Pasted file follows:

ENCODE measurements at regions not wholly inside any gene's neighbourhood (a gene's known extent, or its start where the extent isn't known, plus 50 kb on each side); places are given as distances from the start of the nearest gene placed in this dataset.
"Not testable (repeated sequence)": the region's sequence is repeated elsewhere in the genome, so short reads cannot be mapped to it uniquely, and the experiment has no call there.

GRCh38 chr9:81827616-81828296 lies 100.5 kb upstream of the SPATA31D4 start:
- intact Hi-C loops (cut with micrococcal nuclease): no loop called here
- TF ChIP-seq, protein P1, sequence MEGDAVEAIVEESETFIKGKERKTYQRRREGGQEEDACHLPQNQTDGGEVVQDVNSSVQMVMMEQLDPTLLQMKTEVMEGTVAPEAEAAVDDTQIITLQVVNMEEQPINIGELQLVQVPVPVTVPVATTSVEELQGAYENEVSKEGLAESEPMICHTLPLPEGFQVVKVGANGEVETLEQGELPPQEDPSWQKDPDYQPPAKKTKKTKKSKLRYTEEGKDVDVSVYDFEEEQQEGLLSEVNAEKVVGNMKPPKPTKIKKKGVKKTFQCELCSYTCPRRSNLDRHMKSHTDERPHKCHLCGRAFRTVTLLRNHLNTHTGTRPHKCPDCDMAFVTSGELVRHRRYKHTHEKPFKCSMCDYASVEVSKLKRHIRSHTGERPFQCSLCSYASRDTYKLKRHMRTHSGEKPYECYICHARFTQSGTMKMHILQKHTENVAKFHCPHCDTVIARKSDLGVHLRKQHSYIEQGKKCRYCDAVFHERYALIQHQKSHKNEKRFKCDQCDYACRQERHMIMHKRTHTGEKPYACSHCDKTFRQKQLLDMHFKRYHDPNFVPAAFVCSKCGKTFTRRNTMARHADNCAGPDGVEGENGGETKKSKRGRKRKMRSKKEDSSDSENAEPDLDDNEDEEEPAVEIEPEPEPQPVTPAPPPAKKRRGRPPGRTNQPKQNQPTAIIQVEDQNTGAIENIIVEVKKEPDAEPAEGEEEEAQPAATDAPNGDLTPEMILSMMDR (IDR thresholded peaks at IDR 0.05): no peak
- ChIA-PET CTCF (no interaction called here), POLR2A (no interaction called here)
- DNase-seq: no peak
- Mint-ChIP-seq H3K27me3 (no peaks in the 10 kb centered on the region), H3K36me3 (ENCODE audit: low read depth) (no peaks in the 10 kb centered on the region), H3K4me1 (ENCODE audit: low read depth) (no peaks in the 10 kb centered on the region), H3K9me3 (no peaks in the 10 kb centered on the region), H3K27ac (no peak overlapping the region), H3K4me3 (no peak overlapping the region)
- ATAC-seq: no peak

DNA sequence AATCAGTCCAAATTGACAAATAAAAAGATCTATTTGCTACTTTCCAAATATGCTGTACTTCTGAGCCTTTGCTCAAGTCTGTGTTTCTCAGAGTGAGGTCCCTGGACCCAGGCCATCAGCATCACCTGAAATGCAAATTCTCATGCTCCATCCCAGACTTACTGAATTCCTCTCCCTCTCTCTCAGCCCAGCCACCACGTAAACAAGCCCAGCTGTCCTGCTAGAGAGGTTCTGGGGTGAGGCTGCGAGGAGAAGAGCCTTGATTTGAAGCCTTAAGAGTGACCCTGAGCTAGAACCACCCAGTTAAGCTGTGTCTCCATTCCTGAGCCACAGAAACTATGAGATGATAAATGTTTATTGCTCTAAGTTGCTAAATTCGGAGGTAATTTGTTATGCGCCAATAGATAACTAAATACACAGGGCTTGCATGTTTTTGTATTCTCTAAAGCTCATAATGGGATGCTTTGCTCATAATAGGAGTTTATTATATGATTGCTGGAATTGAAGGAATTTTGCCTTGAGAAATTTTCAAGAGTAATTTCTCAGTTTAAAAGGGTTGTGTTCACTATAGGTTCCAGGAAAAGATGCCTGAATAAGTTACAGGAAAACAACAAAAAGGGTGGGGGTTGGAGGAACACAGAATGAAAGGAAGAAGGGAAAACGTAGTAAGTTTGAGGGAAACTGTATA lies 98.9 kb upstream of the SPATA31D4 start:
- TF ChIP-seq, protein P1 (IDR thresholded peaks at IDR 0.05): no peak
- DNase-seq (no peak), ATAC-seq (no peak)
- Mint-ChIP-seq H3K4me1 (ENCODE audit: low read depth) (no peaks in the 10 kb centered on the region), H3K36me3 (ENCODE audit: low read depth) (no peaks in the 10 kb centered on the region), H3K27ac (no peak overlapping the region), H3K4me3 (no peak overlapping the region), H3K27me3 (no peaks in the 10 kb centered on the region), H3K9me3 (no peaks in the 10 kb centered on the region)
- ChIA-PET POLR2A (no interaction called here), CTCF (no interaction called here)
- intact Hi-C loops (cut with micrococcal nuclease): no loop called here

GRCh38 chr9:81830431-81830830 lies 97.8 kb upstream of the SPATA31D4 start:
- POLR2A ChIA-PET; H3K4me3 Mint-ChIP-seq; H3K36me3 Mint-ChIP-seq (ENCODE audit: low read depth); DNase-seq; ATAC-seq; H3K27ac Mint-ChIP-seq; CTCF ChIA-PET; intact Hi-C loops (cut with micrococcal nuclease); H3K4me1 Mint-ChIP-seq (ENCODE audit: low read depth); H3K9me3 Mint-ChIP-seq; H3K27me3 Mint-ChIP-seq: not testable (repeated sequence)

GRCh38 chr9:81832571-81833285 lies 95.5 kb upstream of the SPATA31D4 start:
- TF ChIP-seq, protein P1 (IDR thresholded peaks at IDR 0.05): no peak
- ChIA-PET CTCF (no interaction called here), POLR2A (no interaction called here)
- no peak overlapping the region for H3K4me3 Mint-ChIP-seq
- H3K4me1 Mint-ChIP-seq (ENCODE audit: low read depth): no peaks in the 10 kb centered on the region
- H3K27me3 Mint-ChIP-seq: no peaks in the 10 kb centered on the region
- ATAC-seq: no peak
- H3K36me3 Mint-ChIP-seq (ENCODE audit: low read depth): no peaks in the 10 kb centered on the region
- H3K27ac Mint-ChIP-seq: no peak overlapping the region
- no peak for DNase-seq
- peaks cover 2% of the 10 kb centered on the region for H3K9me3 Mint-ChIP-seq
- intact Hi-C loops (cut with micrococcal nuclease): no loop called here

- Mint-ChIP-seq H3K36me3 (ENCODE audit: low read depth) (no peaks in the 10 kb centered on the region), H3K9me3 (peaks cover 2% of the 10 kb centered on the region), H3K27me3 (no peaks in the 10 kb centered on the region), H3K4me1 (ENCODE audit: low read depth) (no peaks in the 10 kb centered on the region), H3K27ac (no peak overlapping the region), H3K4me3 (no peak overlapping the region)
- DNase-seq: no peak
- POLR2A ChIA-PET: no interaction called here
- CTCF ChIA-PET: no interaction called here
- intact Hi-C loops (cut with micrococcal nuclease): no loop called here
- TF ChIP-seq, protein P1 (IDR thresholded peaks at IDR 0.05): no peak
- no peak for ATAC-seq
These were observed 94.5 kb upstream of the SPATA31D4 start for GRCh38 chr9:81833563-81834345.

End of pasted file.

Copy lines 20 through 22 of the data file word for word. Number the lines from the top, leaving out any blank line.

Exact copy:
- ChIA-PET CTCF (no interaction called here), POLR2A (no interaction called here)
- no peak overlapping the region for H3K4me3 Mint-ChIP-seq
- H3K4me1 Mint-ChIP-seq (ENCODE audit: low read depth): no peaks in the 10 kb centered on the region